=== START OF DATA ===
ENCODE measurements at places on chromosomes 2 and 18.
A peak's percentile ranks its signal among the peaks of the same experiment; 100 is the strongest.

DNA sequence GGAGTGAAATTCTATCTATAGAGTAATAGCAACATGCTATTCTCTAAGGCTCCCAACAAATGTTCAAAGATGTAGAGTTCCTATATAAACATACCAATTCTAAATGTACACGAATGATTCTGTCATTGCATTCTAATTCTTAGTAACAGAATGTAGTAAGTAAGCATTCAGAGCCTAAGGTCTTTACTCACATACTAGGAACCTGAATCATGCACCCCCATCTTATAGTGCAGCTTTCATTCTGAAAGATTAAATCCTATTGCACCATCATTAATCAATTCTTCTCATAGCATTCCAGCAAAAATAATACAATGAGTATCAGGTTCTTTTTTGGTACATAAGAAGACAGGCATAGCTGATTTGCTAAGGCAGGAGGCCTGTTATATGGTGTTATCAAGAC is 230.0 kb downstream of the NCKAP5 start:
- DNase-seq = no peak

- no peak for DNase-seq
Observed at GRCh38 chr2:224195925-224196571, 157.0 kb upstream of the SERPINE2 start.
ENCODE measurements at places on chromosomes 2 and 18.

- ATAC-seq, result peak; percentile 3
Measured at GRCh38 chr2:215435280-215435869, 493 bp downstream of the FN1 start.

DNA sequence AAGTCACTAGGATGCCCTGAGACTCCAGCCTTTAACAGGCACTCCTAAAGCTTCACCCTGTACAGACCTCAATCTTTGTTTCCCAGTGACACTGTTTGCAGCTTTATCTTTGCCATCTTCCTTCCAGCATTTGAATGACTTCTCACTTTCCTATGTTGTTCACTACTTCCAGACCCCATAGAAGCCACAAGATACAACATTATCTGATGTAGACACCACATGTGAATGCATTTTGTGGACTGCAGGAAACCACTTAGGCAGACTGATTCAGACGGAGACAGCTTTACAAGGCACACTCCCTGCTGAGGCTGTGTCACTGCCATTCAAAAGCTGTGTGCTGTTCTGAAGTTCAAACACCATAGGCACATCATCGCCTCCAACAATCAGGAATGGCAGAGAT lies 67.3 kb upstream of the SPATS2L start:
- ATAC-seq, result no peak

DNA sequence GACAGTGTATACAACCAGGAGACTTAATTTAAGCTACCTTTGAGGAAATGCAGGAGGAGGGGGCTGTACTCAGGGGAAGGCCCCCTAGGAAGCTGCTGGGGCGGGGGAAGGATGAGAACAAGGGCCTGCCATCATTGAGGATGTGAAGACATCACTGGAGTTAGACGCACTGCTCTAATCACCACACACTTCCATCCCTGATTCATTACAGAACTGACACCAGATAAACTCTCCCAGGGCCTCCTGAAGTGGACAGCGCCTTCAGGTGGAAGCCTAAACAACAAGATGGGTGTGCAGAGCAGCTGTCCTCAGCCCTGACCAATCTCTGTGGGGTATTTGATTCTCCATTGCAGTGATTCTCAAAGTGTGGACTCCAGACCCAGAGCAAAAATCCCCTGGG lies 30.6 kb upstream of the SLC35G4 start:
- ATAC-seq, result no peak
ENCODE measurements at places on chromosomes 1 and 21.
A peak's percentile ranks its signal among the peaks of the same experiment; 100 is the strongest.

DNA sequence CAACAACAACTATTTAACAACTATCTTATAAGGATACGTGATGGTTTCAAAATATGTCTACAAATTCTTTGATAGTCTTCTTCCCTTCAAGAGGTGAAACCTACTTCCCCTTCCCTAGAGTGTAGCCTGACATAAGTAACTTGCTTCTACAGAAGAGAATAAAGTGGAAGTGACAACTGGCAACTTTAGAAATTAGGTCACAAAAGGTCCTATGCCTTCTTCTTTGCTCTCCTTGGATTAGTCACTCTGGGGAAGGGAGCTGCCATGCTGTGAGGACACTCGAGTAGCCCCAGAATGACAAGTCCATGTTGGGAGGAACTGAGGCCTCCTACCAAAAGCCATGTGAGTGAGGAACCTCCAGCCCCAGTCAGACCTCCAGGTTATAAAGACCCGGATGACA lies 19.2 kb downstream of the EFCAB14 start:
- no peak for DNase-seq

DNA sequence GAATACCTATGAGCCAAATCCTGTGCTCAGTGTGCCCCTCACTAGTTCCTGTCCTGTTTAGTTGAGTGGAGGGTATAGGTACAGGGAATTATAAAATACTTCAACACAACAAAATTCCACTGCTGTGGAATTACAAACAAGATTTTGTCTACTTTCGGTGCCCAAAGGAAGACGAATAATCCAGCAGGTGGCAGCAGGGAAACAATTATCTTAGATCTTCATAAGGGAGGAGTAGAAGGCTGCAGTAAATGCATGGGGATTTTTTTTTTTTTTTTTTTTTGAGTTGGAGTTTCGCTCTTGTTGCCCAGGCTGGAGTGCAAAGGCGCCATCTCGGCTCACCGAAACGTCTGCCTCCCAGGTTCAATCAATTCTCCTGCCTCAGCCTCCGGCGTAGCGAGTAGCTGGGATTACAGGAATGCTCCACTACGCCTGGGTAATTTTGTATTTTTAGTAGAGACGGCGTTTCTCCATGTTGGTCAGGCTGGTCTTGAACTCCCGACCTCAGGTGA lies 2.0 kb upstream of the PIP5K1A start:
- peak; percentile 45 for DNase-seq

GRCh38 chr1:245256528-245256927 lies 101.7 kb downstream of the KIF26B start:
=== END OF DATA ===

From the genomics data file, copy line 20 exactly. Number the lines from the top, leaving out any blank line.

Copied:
GRCh38 chr1:245256528-245256927 lies 101.7 kb downstream of the KIF26B start: